Prota 7(1): Timbers/Bois d’œuvre 1
Linnaea 43: 101 (1881).
Papilionaceae (Leguminosae - Papilionoideae, Fabaceae)
Origin and geographic distribution
Dalbergia hildebrandtii is endemic to northern and western Madagascar.
The wood is valued for cabinet making; it is reportedly a good-quality Madagascar rosewood.
Small tree up to 10 m tall, occasionally larger; young branches glabrescent, brownish to yellowish. Leaves arranged spirally, imparipinnately compound with 7–13 leaflets; stipules small, caducous; petiole and rachis glabrous or sometimes slightly hairy; petiolules 2.5–4.5 mm long; leaflets alternate, ovate to elliptical or oblong, 2–6.5 cm × 1–2.5 cm, thinly leathery, short-hairy below. Inflorescence a terminal or axillary panicle up to 30 cm long, with slightly coiled final divisions, short-hairy. Flowers bisexual, papilionaceous, 3.5–4 mm long; pedicel 0.5–1 mm long; calyx campanulate, 2–2.5 mm long, dark purple, lobes about as long as tube, lower lobe slightly longer, upper lobes fused; corolla whitish, with broadly obovate to violin-shaped standard and clawed wings and keel; stamens 10, fused into a tube, but free in upper part; ovary superior, with distinct stipe at base, style short. Fruit a flat, elliptical to oblong pod 2–6 cm × 0.5–1 cm, with stipe 3–5 mm long, glabrous, reddish brown, reticulately veined, indehiscent, 1–3-seeded.
Dalbergia hildebrandtii flowers from March to May.
Dalbergia is a large pantropical genus comprising about 250 species. Tropical Asia and tropical America have about 70 species each, continental Africa about 50 and Madagascar slightly over 40. In Madagascar many Dalbergia species produce high-quality wood. Two species which are probably related to Dalbergia hildebrandtii also have recorded timber uses. Dalbergia emirnensis Benth. from the southern half of Madagascar has similar flowers to Dalbergia hildebrandtii, indicating an affinity, but differs in leaf and fruit characteristics; its wood is used for beams and tool handles, as firewood and for charcoal production. Dalbergia emirnensis is classified in the lower risk category in the IUCN Red list. Dalbergia neoperrieri Bosser & R.Rabev. from western Madagascar resembles Dalbergia hildebrandtii, but can also be distinguished by its leaves and fruits; it is selectively felled for its timber. Dalbergia neoperrieri is classified as vulnerable in the IUCN Red list.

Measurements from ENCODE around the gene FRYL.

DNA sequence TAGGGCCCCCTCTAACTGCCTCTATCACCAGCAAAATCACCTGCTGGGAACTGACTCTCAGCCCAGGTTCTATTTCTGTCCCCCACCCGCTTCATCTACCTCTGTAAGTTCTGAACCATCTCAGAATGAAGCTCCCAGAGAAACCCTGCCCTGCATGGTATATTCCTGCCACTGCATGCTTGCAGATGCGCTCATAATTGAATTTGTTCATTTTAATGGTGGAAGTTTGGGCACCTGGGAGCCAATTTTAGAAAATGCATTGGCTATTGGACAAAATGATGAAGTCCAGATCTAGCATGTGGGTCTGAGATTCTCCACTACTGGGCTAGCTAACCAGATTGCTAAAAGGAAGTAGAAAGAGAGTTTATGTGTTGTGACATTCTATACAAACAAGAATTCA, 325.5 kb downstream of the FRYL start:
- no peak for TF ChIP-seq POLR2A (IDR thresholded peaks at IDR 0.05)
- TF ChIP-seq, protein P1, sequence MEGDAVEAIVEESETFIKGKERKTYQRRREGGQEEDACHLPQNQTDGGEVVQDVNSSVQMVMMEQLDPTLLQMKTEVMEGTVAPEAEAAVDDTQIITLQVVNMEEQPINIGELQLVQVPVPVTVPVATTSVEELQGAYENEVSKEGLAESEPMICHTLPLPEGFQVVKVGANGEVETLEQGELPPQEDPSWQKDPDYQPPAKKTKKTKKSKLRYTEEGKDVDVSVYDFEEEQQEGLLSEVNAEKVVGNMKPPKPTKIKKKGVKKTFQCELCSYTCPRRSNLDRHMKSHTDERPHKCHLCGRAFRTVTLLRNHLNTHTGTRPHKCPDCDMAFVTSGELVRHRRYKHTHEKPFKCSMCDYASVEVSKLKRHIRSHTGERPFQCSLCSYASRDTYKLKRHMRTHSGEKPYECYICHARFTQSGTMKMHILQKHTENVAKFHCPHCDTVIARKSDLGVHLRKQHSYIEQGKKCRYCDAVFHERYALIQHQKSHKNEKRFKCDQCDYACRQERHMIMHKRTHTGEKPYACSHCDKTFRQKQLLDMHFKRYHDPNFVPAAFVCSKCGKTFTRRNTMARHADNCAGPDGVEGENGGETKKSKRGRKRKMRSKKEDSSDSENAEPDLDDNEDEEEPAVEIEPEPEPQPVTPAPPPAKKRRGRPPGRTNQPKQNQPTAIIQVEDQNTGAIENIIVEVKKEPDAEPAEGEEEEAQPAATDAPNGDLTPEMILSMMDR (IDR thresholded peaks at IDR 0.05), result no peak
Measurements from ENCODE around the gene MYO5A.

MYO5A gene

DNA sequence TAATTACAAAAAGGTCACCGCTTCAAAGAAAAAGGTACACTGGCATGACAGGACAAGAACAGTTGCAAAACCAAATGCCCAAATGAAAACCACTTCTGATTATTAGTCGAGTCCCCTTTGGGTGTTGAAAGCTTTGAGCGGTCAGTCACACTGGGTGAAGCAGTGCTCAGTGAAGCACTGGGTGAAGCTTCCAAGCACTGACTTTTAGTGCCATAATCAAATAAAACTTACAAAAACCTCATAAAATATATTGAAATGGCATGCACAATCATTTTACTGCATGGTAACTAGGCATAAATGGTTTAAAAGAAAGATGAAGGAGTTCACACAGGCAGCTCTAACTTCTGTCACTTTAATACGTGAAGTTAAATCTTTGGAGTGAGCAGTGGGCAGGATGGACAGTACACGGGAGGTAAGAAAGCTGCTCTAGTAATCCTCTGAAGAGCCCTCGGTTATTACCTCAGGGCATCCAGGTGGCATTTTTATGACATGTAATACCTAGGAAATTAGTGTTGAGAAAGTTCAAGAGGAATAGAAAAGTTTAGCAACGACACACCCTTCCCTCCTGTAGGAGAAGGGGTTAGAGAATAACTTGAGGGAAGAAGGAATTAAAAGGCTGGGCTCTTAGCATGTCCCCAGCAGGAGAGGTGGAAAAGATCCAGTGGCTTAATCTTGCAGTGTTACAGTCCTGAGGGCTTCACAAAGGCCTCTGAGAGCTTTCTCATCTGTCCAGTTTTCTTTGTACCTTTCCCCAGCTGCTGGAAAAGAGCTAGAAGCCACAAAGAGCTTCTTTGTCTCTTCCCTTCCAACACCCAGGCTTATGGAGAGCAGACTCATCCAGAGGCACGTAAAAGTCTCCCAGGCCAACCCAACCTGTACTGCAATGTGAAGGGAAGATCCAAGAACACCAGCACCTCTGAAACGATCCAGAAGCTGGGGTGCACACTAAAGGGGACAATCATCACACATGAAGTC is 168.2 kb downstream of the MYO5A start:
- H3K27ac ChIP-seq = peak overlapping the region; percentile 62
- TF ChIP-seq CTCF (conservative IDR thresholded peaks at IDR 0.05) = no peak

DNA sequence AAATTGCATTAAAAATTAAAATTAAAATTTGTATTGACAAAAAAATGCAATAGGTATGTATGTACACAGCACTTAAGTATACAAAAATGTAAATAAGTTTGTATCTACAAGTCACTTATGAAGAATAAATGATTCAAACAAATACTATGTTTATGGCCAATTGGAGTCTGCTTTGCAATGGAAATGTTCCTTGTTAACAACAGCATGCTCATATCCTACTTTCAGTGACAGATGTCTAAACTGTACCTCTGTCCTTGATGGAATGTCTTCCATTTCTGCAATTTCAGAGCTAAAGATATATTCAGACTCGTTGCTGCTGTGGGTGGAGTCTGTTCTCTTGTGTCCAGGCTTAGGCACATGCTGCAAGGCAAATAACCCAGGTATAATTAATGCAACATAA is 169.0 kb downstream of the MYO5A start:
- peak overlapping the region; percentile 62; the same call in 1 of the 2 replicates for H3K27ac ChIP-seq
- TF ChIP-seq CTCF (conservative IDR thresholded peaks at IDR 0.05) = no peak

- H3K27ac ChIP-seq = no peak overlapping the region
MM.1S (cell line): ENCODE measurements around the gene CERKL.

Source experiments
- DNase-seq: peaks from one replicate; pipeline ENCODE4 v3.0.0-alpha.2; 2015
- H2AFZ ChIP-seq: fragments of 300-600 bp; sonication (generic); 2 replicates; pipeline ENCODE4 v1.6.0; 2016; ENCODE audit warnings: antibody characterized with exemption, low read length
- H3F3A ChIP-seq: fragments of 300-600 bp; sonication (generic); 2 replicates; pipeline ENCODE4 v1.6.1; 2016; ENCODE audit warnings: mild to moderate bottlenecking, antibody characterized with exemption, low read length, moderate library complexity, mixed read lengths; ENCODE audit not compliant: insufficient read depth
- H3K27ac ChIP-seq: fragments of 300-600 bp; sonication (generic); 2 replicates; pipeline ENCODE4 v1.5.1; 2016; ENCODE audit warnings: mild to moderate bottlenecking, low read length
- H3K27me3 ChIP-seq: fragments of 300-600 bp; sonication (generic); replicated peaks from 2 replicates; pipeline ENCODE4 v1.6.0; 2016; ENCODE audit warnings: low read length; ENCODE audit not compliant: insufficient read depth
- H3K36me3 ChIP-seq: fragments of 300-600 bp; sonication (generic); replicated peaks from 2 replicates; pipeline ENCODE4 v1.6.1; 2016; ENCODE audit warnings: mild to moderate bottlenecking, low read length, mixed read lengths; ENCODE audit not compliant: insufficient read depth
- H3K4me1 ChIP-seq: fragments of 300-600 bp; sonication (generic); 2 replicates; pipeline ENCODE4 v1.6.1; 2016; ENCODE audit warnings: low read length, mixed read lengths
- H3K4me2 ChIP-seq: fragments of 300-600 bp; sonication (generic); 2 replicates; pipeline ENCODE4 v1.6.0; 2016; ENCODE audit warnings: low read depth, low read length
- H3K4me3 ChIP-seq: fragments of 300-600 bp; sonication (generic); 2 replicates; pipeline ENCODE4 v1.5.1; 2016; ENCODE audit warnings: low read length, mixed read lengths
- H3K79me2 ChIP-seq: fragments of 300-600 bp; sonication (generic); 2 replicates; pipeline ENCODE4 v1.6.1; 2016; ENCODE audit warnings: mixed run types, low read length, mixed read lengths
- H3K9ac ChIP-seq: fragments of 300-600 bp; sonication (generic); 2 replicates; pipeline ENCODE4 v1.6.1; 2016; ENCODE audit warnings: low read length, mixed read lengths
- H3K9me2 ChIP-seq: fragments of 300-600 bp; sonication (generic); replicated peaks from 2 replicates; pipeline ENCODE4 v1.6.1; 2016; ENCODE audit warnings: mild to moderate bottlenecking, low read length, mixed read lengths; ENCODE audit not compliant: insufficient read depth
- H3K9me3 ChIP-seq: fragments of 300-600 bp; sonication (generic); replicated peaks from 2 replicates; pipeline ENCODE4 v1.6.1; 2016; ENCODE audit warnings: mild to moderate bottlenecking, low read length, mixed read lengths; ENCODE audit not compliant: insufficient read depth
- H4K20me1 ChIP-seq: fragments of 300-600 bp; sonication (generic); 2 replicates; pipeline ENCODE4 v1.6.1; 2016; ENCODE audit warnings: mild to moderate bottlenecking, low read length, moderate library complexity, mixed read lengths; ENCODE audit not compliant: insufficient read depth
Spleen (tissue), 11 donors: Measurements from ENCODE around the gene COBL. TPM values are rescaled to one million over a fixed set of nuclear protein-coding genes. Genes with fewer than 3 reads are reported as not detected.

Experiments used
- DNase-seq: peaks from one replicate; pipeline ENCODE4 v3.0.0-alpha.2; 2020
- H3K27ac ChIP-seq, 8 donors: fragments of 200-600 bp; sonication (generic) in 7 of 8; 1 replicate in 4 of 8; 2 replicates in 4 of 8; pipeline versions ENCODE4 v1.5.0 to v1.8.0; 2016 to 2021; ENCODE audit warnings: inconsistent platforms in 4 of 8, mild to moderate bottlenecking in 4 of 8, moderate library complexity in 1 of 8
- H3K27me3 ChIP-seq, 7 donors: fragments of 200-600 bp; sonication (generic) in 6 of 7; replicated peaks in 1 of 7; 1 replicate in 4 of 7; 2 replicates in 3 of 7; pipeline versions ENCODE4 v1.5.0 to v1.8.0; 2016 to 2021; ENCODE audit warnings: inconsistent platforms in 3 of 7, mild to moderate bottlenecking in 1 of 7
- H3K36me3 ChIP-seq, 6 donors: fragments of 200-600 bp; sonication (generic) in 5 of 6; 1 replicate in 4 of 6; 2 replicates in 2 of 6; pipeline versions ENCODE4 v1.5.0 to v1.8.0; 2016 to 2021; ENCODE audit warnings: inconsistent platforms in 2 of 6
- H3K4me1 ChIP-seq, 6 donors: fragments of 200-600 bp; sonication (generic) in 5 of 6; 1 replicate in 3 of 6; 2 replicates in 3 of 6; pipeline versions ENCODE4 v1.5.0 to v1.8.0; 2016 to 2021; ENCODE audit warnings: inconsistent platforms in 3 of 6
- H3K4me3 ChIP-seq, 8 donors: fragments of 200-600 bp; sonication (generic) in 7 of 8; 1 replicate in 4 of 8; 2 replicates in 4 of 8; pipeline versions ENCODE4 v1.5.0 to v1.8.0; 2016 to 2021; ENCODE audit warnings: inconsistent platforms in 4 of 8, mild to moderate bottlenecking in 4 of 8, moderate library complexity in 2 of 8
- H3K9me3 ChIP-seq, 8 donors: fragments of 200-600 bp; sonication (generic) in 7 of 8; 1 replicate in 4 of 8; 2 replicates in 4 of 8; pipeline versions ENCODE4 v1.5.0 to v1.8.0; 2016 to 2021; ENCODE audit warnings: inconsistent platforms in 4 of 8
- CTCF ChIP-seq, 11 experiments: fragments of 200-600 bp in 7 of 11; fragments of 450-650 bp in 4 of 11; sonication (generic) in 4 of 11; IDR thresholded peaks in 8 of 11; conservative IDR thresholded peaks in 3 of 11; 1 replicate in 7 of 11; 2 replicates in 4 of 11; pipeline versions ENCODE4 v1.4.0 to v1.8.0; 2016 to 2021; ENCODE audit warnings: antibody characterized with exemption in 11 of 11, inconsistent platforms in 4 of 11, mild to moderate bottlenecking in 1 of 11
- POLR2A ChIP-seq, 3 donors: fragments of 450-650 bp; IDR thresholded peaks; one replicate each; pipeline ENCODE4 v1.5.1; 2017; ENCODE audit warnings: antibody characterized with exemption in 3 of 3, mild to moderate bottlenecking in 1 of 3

Dalbergia hildebrandtii occurs in deciduous, seasonally dry forest and woodland, up to 600 m altitude, on sandy, clayey or rocky soils.
Genetic resources and breeding
Although Dalbergia hildebrandtii is fairly widespread, it is uncommon and selectively felled for its timber. It has been included in the IUCN Red list as vulnerable.
Very little information is available on Dalbergia hildebrandtii, but it does not seem to have good prospects as a timber tree of future importance because of its declining numbers and often small size.
• du Puy, D.J., Labat, J.N., Rabevohitra, R., Villiers, J.-F., Bosser, J. & Moat, J., 2002. The Leguminosae of Madagascar. Royal Botanic Gardens, Kew, Richmond, United Kingdom. 750 pp.
• du Puy, D., 1998. Dalbergia hildebrandtii. In: IUCN. 2006 Red list of threatened species. [Internet] http://www.iucnredlist.org. Accessed December 2006.
Correct citation of this article:
Lemmens, R.H.M.J., 2007. Dalbergia hildebrandtii Vatke. In: Louppe, D., Oteng-Amoako, A.A. & Brink, M. (Editors). Prota 7(1): Timbers/Bois d’œuvre 1. [CD-Rom]. PROTA, Wageningen, Netherlands.